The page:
Exaggerative prostaglandin (PG) E2 formation links carcinogenesis to inflammation (Rådmark and Samuelsson, 2010). During biosynthesis of PGE2, arachidonic acid is transformed to PGH2 by cyclooxygenases and further converted to PGE2 by PGE2 synthases (Koeberle and Werz, 2009). The isoenzymes COX-2 and microsomal PGE2 synthase (mPGES)-1 are functionally coupled and responsible for the inducible PGE2 formation under pathophysiological conditions (Koeberle and Werz, 2009). Both isoenzymes are induced by proinflammatory stimuli and overexpressed in various cancers (Koeberle and Werz, 2009). Accordingly, genetic or pharmacological inhibition of COX-2 or mPGES-1 reduces inflammation, fever, and pain in numerous cellular and animal studies as well as tumorigenesis, angiogenesis, and metastasis (Smith et al., 2000; Koeberle and Werz, 2009; Rådmark and Samuelsson, 2010).
Here, we identified an ethyl acetate extract of S. officinalis and its active principles carnosol and carnosic acid as direct inhibitors of mPGES-1. Carnosic acid, but not carnosol, inhibited PGE2 biosynthesis in a physiologically relevant human whole-blood assay at low micromolar concentrations that can be achieved in vivo after oral administration. Neither the biosynthesis of other prostanoids than PGE2 nor the activity of cell-free COX-1 or COX-2 was markedly affected, suggesting a preferred interference with mPGES-1 underlying the suppression of cellular PGE2 biosynthesis.
Materials and Methods
Solvents and Reagents.
All solvents used for phytochemical work were obtained from VWR International (Darmstadt, Germany). Solvents for HPLC were provided by Merck (Darmstadt, Germany). Ultrapure water was produced by a Sartorius Arium 611 UV water purification system (Sartorius AG, Göttingen, Germany). Carnosol, carnosic acid, ursolic acid (Baricevic et al., 2001), oleanolic acid (Werz, 2007), and rosmarinic acid (Werz, 2007) (Sigma-Aldrich, Deisenhofen, Germany) were dissolved in dimethyl sulfoxide (DMSO) and stored in the dark at −20°C, and freezing/thawing cycles were kept to a minimum. The thromboxane synthase inhibitor (E)-7-phenyl-7-(3-pyridyl)-6-heptenoic acid (CV4151) (Kato et al., 1985) and the mPGES-1 inhibitor 2-(2-chlorophenyl)-1H-phenanthro[9,10-d]-imidazole (MD52) (Côté et al., 2007) were kindly provided by Dr. Stefan Laufer (University of Tuebingen, Tuebingen, Germany) and Dr. Manfred Schubert-Zsilavecz (University of Frankfurt, Frankfurt, Germany), respectively. Materials used were: DMEM/high-glucose (4.5 g/l) medium, penicillin, streptomycin, trypsin/EDTA solution (PAA, Coelbe, Germany); PGH2 (Larodan, Malmö, Sweden); 11β-PGE2, PGB1, 3-[1-(4-chlorobenzyl)-3-t-butylthio-5-isopropylindol-2-yl]-2,2-dimethylpropanoic acid (MK-886), human recombinant COX-2, and ovine COX-1 (Cayman Chemical, Ann Arbor, MI). All other chemicals were obtained from Sigma-Aldrich (Deisenhofen, Germany) unless otherwise stated.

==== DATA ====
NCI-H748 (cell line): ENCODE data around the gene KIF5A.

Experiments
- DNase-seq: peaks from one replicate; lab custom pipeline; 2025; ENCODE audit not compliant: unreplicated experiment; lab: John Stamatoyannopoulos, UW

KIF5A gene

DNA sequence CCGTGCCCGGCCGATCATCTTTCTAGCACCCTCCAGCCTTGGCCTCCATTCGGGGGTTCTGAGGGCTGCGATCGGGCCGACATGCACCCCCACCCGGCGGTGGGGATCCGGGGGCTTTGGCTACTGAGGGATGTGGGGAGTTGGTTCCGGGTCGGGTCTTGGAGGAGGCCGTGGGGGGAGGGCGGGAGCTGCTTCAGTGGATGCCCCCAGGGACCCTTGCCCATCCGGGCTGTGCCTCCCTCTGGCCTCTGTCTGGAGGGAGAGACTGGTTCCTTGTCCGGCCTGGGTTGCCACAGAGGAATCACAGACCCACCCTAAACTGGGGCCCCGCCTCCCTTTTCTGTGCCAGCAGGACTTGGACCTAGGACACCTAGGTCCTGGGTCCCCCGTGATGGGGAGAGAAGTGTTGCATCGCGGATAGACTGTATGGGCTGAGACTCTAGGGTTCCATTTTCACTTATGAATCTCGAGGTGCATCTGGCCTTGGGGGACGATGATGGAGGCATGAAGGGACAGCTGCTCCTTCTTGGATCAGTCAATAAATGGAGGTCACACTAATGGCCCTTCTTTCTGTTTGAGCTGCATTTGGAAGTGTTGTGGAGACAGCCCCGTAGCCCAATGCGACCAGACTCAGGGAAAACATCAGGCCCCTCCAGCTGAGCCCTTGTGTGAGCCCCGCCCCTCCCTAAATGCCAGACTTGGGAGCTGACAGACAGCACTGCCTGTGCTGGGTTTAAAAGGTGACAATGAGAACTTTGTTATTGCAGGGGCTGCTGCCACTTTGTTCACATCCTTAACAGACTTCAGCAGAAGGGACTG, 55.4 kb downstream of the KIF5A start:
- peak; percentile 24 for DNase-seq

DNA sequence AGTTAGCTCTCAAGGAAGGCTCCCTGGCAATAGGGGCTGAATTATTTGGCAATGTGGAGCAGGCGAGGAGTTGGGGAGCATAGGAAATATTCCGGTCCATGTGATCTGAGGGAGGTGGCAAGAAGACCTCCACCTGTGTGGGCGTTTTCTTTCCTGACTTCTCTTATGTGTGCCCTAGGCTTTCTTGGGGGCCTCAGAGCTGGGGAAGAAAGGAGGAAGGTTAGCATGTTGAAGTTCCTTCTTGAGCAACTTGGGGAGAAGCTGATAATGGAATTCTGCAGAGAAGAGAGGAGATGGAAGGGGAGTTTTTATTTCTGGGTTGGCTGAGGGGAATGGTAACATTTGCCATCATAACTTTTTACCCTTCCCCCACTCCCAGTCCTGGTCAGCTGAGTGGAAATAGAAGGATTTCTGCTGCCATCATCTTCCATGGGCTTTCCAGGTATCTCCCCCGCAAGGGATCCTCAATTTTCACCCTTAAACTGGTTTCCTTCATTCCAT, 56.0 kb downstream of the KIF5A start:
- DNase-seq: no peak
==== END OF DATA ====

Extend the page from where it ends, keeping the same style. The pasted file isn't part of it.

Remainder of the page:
Dried, cut leaves of S. officinalis (2 kg) were purchased from Kottas Pharma GmbH (Vienna, Austria). A voucher specimen (JR-20100802-A1) is deposited at the Institute of Pharmacy/Pharmacognosy, University of Innsbruck (Innsbruck, Austria).
Extraction and Fractionation of S. officinalis and Sample Preparation.
Ground leaves (94 g) of S. officinalis were extracted five times for 30 min with 600 ml of ethyl acetate in an ultrasonic bath at room temperature. The combined extracts were evaporated to dryness, yielding 14.62 g, and 13.9 g of the extract were separated by flash silica gel 60 (40–63 μm; 202 g; Merck) column chromatography (3.8 × 47.5 cm) using petroleum ether as eluent with stepwise (200 ml each) increasing amounts of dichloromethane, followed by ethyl acetate and finally acetone, yielding 11 fractions.
The ethyl acetate extract of S. officinalis and its fractions were solubilized in DMSO, stored at −20°C in the dark, and analyzed within 4 weeks. Fraction 1 was not completely soluble in DMSO at 0.3 μg/ml, even after extensive sonification. The insoluble pellet was removed by centrifugation.